Although cases on the decline, Deputy Fire Officer warns –Bushfires still a dangerto life and property

The content originally appeared on: Trinidad and Tobago Newsday

A fireman attends to a bushfire in Toco in this 2021 file photo. –

ALTHOUGH the Fire Services have noted a steady decline in bushfires over the past five years, Deputy Fire Officer (DFO) Mukharji Rampersad is warning that with global warming a reality, bushfires will remain a clear and present danger especially during the dry season.

During an interview on Thursday, Rampersad said that 2021 had the lowest number of bushfires reported to the Fire Services – 1,087 – for the past five years. Rampersad is the head of the Fire Prevention Department of the TT Fire Services.

He said the constant decline in reports of bushfires is due to the continued vigilance of the Fire Services as well as improvements in communications with the public in terms of timely reports which led to speedy action, containment and dousing of the blaze.

Between 2019 and 2022, he said, TT recorded 10,150 bushfires with 2019 having the highest reports – 3,842. In that year alone, fire officials responded to 790 reports in March. The Meteorological Services recorded extremely high temperatures in February that year and bushfire activity surged to 973 reports in that month.

Aside from high temperatures, Rampersad said the main cause of fires remain lit cigarette buds carelessly discarded by smokers.

In 2020, TT had 3,674 bushfires which mostly affected the southern division. Despite the slight decrease, April and May were the most challenging months for firemen who responded to 2,254 fires during those two months.

Over the next two years – 2021 and 2022 – there was a significant decline. Data provided by the fire services showed 1,087 bushfires in 2021 and 1,547 in 2022.

Even with declines in northern, central and southern divisions, data showed an increase in fires in Tobago in 2022. In 2022, Tobago saw an almost 50 per cent increase in bushfires, from 146 in 2021 to 214 in 2022.

The current bushfire season started on December 1 and runs to June 30, according to the Ministry of Agriculture. So far for this year, there have been 345 bushfires.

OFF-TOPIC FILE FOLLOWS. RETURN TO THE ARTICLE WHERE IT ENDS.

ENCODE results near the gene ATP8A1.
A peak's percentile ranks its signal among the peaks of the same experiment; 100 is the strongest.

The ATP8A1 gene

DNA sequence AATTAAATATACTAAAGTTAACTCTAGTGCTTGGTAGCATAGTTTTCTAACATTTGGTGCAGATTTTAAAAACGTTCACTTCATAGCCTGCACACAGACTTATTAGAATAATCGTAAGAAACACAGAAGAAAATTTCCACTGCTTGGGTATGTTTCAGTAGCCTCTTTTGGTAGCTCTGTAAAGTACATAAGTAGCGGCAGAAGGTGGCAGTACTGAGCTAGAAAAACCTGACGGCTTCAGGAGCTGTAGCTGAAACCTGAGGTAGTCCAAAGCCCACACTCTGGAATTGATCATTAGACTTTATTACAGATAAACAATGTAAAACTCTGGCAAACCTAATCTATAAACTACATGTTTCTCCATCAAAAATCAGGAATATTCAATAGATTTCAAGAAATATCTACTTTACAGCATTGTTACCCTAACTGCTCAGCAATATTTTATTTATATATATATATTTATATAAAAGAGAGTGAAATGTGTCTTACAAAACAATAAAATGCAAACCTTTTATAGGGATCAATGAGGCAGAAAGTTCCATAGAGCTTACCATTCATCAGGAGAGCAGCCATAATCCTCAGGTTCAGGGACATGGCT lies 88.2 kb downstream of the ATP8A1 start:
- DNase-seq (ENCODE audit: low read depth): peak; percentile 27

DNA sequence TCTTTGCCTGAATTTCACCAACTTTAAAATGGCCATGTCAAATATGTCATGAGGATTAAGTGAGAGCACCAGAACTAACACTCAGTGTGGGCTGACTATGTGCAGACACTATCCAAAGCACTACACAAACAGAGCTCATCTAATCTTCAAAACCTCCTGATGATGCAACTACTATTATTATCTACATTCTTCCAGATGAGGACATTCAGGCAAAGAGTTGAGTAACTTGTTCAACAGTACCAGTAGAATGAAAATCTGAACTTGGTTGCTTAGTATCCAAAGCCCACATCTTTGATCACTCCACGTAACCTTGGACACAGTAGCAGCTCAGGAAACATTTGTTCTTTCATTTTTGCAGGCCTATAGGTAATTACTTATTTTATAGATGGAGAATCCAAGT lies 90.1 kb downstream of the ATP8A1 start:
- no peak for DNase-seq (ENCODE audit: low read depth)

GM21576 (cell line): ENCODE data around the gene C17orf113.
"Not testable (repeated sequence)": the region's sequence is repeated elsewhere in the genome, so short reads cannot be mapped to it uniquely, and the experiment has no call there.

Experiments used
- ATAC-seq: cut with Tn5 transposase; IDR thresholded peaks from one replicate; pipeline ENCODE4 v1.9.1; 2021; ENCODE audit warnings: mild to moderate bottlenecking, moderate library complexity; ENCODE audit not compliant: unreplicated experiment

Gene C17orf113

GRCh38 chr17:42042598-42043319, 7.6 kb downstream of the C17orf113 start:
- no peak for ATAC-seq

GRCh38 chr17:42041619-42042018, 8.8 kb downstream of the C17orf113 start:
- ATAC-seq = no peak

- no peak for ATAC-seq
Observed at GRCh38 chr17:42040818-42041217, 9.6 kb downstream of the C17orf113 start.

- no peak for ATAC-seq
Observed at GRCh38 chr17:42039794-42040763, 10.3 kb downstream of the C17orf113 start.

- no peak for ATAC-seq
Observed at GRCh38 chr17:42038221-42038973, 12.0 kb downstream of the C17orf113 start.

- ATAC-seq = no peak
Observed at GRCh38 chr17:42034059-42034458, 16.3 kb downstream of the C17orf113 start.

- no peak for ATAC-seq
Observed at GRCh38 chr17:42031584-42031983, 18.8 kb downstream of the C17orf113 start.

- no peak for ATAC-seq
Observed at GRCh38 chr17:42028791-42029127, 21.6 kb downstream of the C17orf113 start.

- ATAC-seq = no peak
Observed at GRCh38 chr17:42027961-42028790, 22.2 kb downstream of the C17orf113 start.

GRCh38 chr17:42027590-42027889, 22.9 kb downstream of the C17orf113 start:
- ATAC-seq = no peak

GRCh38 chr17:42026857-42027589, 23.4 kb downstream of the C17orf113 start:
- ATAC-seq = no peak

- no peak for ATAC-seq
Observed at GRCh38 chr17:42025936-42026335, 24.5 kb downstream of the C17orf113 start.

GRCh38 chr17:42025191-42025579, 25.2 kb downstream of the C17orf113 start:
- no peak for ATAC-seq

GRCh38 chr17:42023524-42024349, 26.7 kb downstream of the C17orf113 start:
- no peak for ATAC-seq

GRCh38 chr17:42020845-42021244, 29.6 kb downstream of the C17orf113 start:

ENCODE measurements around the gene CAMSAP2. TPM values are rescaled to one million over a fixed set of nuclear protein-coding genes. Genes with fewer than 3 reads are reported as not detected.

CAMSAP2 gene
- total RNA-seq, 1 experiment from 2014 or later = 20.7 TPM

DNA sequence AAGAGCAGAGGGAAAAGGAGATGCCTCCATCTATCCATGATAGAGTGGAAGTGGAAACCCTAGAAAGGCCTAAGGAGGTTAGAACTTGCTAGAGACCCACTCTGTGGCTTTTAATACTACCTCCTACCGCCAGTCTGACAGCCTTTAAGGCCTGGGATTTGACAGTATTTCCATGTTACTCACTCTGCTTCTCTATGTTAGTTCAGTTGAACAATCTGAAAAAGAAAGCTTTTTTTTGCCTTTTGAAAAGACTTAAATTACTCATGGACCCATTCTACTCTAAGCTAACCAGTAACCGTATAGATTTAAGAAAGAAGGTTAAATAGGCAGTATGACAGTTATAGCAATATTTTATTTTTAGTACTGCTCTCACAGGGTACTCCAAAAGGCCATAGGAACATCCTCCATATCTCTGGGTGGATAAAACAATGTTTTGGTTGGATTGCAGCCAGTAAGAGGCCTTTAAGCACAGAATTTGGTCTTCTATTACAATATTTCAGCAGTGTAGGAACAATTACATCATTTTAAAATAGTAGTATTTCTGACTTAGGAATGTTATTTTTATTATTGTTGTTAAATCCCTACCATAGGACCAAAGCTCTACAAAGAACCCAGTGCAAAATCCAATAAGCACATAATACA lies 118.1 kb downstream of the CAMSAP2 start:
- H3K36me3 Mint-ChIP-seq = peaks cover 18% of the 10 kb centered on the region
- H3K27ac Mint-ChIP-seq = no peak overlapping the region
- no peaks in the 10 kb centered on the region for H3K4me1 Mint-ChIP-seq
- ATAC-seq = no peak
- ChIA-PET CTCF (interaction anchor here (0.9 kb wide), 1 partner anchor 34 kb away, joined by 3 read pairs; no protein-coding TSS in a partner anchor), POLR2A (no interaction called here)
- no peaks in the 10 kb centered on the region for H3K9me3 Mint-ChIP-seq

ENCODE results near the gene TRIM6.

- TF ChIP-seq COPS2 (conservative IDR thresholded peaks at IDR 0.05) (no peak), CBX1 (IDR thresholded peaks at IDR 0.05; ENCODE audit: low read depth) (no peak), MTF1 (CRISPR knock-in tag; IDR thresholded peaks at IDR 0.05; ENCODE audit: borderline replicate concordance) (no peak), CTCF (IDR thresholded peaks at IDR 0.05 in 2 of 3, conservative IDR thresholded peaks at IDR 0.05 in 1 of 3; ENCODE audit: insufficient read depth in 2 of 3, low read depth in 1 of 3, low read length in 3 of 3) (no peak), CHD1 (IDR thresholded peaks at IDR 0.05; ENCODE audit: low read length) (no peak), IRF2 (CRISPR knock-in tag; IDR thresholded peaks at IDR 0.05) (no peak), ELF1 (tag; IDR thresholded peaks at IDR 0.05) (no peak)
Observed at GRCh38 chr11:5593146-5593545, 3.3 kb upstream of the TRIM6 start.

Deputy Fire Office and head of the Fire Service’s Fire Prevention Department Makharji Rampersad. Photo by Ayanna Kinsale

Rampersad said his team has developed several responses to prevent and control bushfires so that the system isn’t overwhelmed.

He believes the consistent declines were due to months of vigorous public outreach in 2019 via social media and several public awareness campaigns.

A major part of that campaign sought to discourage motorists from driving through smoke caused by bushfires as reduced visibility could lead to accidents.

“Smoke from intense bushfires can prevent visibility from as close as five meters ahead of you. This in itself is a risk to road users. We advise the public if you encounter such a situation, either seek an alternative route or pull to the side (of the road) and wait until the smoke subsides and visibility is restored,” Rampersad said.

He also warned drivers of the adverse health effects of inhaling this smoke. He reminded the public of the $20,000 fine or six months imprisonment if anyone is found lighting an outdoor fire during the dry season.

The DFO asked the public to visit the Fire Prevention Department for advice or to get permits for clearing land for agricultural purposes or outdoor activities where fire is involved.

Work and Transport Minister Rohan Sinanan has also warned citizens about driving through bushfire smokes.

During a phone interview, he told Newsday, “We ask people if you are proceeding and your visibility is compromised, then you should not proceed, or proceed with caution.

“It’s really a situation where drivers must use their discretion. It’s similar to flood waters, if you’re not sure, don’t take the chance. It’s really a case of taking personal responsibility,” Sinanan said.